Sharon Mullally began her career with 10 years in staff positions at broadcast television stations in Philadelphia and Baltimore. Since leaving the commercial broadcast industry to pursue documentary work, Sharon has edited several national PBS programs for WHYY-TV 12 in Philadelphia, including The Dinosaurs!, Furniture on the Mend, and Remember When. For her editorial work on Yearbook--The Class of '65, produced by Fox Philadelphia, she received an Emmy Award in 1996. Recent editorial work includes I Witness, a one-hour documentary on the anti-abortion violence in Pensacola, Our Food Our Future, a look at community food projects, and Daring to Resist, a beautiful and compelling portrait of three young women who resisted the Holocaust. All three of these programs have been shown on public television.

As Producer/Director, Sharon has just completed Rufus Jones: A Luminous Life, a documentary on a visionary American Quaker. She has also completed New Voices, a documentary on women moving from welfare to work; Peace Theater and Building a Peaceful Community, teaching self-respect and conflict resolution skills to children; Walk With Me, Sisters (winner of the Silver Apple Award from the National Educational Media Network), for women with HIV; and Connecting the Pieces: A City's Response to the AIDS Quilt. Sharon has also maintained an active role as an instructor, teaching media literacy to middle school children in Philadelphia. She has taught editing classes at Scribe Video Center.

Press: 

February 5, 1993 - "Premiere of New Community Programs," Scoop U.S.A. newspaper
February 8, 1993 - "Expressing Themselves," The Philadelphia Inquirer

Public Screenings, Broadcasts and Festivals: 

February 10, 1993 - Community Visions premiere at Neighborhood Film/Video Project at International House (Philadelphia, PA)

Soks "Save Our Kids"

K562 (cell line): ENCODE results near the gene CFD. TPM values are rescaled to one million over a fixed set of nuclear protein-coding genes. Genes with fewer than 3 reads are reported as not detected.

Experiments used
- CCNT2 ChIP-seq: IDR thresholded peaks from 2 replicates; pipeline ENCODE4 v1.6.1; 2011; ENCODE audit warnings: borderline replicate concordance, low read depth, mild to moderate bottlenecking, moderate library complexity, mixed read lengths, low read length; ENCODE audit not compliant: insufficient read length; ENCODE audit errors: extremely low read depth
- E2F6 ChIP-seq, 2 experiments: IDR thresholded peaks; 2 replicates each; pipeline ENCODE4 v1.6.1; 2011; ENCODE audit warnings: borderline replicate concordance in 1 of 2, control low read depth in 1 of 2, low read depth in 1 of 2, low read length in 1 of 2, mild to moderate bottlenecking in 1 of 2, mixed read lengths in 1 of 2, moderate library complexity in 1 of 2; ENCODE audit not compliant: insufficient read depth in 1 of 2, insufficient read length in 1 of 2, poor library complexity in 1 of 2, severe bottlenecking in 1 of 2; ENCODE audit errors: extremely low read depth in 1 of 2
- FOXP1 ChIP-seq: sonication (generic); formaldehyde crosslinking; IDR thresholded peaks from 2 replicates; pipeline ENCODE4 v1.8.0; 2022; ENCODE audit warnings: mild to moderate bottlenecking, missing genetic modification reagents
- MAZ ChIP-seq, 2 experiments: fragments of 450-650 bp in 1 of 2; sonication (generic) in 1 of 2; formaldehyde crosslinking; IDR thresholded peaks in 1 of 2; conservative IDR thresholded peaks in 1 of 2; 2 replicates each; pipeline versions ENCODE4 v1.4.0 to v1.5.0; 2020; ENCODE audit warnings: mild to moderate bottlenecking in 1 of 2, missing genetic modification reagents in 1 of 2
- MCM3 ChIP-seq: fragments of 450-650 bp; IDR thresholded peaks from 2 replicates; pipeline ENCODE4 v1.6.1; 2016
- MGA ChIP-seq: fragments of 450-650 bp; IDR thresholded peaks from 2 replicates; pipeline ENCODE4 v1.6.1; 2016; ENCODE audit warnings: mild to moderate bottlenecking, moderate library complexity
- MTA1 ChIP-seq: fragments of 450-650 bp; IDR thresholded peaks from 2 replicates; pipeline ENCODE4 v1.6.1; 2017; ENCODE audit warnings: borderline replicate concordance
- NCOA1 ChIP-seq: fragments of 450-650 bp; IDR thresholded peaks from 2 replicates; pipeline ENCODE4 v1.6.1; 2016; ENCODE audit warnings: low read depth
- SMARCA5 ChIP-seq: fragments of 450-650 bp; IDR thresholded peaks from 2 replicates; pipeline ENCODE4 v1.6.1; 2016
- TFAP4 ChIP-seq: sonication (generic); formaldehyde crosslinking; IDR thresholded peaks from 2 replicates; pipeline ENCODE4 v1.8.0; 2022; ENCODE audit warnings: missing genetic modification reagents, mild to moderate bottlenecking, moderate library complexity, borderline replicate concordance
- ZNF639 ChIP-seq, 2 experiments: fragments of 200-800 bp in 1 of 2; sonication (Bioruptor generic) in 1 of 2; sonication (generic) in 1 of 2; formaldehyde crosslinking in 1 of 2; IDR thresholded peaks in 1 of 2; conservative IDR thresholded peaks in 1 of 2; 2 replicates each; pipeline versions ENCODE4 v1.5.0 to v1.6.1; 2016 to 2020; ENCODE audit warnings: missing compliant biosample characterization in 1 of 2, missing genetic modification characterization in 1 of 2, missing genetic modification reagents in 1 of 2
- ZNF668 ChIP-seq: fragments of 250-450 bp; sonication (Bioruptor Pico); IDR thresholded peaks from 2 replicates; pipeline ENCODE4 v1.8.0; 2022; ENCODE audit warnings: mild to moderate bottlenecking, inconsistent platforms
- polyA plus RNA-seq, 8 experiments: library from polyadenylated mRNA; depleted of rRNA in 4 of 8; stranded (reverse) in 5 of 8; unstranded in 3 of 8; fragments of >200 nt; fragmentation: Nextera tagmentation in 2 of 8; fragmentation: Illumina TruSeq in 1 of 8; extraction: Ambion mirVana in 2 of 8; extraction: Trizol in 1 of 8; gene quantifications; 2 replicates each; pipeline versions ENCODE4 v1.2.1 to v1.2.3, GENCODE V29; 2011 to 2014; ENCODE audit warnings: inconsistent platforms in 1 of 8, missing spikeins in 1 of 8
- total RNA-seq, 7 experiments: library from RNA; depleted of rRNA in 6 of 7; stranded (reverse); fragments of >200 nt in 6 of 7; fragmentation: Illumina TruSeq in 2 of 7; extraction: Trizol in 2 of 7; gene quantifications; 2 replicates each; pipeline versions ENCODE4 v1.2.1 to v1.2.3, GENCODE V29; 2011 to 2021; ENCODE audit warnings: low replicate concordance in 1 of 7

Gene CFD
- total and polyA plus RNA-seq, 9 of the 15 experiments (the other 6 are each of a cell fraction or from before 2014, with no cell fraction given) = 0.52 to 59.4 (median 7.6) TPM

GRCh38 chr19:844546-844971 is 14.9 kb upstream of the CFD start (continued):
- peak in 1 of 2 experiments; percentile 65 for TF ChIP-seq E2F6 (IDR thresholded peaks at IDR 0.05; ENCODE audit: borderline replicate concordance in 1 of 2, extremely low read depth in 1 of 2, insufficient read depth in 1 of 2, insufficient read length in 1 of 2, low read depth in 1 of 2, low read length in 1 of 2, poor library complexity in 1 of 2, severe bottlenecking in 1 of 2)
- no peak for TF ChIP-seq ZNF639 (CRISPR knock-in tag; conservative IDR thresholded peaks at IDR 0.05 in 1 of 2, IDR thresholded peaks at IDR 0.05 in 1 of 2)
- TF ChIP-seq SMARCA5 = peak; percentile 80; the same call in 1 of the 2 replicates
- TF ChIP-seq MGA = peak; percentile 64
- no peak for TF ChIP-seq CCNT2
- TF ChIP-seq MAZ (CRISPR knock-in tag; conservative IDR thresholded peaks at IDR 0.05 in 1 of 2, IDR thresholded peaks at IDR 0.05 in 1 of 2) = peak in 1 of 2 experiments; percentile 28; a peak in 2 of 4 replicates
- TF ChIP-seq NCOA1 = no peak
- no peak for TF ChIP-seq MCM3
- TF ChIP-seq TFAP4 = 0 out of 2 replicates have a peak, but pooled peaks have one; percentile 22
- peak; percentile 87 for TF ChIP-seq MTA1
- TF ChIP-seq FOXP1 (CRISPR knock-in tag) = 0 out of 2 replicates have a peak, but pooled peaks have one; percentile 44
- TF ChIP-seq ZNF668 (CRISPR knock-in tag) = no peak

Producer of the Work / Filmmaker: 

Produced by Princeton Atelier and Scribe Video Center

Filmmaker Facilitator: 

Louis Massiah, Charlene Gilbert and Carlton Jones

Year released: 
1997
Length: 
10 minutes
Price: 

$20 for individuals / $35 for Community Institutions ie: libraries, schools, non-profits / $50 for Universities & Businesses

Buy this Video: 

To purchase a DVD please call 215 222 4201 or email inquiry@scribe.org.

"When I was a child, Princeton was a real small community — everybody knew everybody," says SOKS founder Hank Pannell, whose goal was to recreate the small community of his childhood. "Princeton has the same needs as any inner city," observes SOKS member Tom Parker, "but the problems are being overlooked because it is Princeton." The men involved with SOKS all have the same mission — to make a difference in the lives of young African-American boys, ages 10 through 16, growing up in the Princeton community.

Filmmaker's Name: 
Princeton Atelier
Filmmaker's Photo: 
henrypannellSOKS.jpg
Filmmaker's Bio: 

The idea for Princeton University's Princeton Atelier was sparked by novelist and Professor Toni Morrison's experiences collaborating on a song cycle, Honey and Rue, commissioned by Carnegie Hall for opera star Kathleen Battle. That project brought her together with André Previn who scored the music for the piece. In the Atelier program, Professor Morrison tries to capture the same excitement this collaborative experience offered her. The Atelier brings together on campus guest artists from different media for an intensive, in-residence collaborative effort with each other and Princeton's faculty and students. The focus of the Atelier is on the process of creating a work of art rather than on the finished product, and guest artists bring to campus an idea they want to create, explore, and develop. The "SOKS - Save Our Kids " videotape was produced in an Atelier directed by Louis Massiah and facilitated by Princeton students.

The "SOKS" program works to further community identification and provide high quality mentoring, recreation, and learning opportunities for young males in the Witherspoon area of Princeton, New Jersey.

Press: 

September 10, 1997 - "Toni Morrison's Atelier: Students and professionals join forces to create art from the heart," by Deborah A. Kaple, Princeton Alumni Weekly